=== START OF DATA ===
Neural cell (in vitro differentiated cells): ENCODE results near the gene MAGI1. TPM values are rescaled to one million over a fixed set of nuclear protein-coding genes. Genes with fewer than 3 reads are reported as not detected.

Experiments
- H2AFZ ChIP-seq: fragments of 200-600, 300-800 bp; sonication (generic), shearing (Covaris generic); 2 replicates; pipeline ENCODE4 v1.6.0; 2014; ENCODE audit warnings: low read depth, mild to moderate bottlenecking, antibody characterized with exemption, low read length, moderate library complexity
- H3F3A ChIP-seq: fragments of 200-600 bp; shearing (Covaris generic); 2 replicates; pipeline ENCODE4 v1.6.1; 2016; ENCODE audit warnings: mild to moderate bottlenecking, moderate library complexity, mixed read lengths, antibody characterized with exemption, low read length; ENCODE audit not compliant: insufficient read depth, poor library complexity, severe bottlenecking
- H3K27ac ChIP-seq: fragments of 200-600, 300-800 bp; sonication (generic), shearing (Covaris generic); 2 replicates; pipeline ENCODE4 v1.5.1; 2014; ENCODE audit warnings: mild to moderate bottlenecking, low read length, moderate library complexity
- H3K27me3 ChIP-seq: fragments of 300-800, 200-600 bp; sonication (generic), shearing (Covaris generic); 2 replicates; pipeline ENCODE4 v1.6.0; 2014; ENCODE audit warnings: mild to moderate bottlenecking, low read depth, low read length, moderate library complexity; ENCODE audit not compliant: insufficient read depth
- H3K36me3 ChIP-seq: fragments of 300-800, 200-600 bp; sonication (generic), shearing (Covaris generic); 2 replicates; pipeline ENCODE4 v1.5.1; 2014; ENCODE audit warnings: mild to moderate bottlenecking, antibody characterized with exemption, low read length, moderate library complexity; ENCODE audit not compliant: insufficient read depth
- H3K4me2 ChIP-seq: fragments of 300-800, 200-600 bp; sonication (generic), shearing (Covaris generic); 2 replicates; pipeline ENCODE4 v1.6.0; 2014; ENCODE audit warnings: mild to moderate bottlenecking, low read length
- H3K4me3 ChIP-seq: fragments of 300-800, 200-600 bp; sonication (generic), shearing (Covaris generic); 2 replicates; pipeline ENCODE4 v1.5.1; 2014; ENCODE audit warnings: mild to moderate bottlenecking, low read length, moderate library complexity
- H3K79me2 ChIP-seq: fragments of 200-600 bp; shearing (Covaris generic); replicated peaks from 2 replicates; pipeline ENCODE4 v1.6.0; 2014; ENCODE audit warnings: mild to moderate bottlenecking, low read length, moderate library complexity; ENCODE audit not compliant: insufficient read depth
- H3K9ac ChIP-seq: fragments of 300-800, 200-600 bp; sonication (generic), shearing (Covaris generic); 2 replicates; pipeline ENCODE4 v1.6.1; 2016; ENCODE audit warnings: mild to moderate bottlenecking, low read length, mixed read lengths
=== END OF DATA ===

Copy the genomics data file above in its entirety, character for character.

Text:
Neural cell (in vitro differentiated cells): ENCODE results near the gene MAGI1. TPM values are rescaled to one million over a fixed set of nuclear protein-coding genes. Genes with fewer than 3 reads are reported as not detected.

Experiments
- H2AFZ ChIP-seq: fragments of 200-600, 300-800 bp; sonication (generic), shearing (Covaris generic); 2 replicates; pipeline ENCODE4 v1.6.0; 2014; ENCODE audit warnings: low read depth, mild to moderate bottlenecking, antibody characterized with exemption, low read length, moderate library complexity
- H3F3A ChIP-seq: fragments of 200-600 bp; shearing (Covaris generic); 2 replicates; pipeline ENCODE4 v1.6.1; 2016; ENCODE audit warnings: mild to moderate bottlenecking, moderate library complexity, mixed read lengths, antibody characterized with exemption, low read length; ENCODE audit not compliant: insufficient read depth, poor library complexity, severe bottlenecking
- H3K27ac ChIP-seq: fragments of 200-600, 300-800 bp; sonication (generic), shearing (Covaris generic); 2 replicates; pipeline ENCODE4 v1.5.1; 2014; ENCODE audit warnings: mild to moderate bottlenecking, low read length, moderate library complexity
- H3K27me3 ChIP-seq: fragments of 300-800, 200-600 bp; sonication (generic), shearing (Covaris generic); 2 replicates; pipeline ENCODE4 v1.6.0; 2014; ENCODE audit warnings: mild to moderate bottlenecking, low read depth, low read length, moderate library complexity; ENCODE audit not compliant: insufficient read depth
- H3K36me3 ChIP-seq: fragments of 300-800, 200-600 bp; sonication (generic), shearing (Covaris generic); 2 replicates; pipeline ENCODE4 v1.5.1; 2014; ENCODE audit warnings: mild to moderate bottlenecking, antibody characterized with exemption, low read length, moderate library complexity; ENCODE audit not compliant: insufficient read depth
- H3K4me2 ChIP-seq: fragments of 300-800, 200-600 bp; sonication (generic), shearing (Covaris generic); 2 replicates; pipeline ENCODE4 v1.6.0; 2014; ENCODE audit warnings: mild to moderate bottlenecking, low read length
- H3K4me3 ChIP-seq: fragments of 300-800, 200-600 bp; sonication (generic), shearing (Covaris generic); 2 replicates; pipeline ENCODE4 v1.5.1; 2014; ENCODE audit warnings: mild to moderate bottlenecking, low read length, moderate library complexity
- H3K79me2 ChIP-seq: fragments of 200-600 bp; shearing (Covaris generic); replicated peaks from 2 replicates; pipeline ENCODE4 v1.6.0; 2014; ENCODE audit warnings: mild to moderate bottlenecking, low read length, moderate library complexity; ENCODE audit not compliant: insufficient read depth
- H3K9ac ChIP-seq: fragments of 300-800, 200-600 bp; sonication (generic), shearing (Covaris generic); 2 replicates; pipeline ENCODE4 v1.6.1; 2016; ENCODE audit warnings: mild to moderate bottlenecking, low read length, mixed read lengths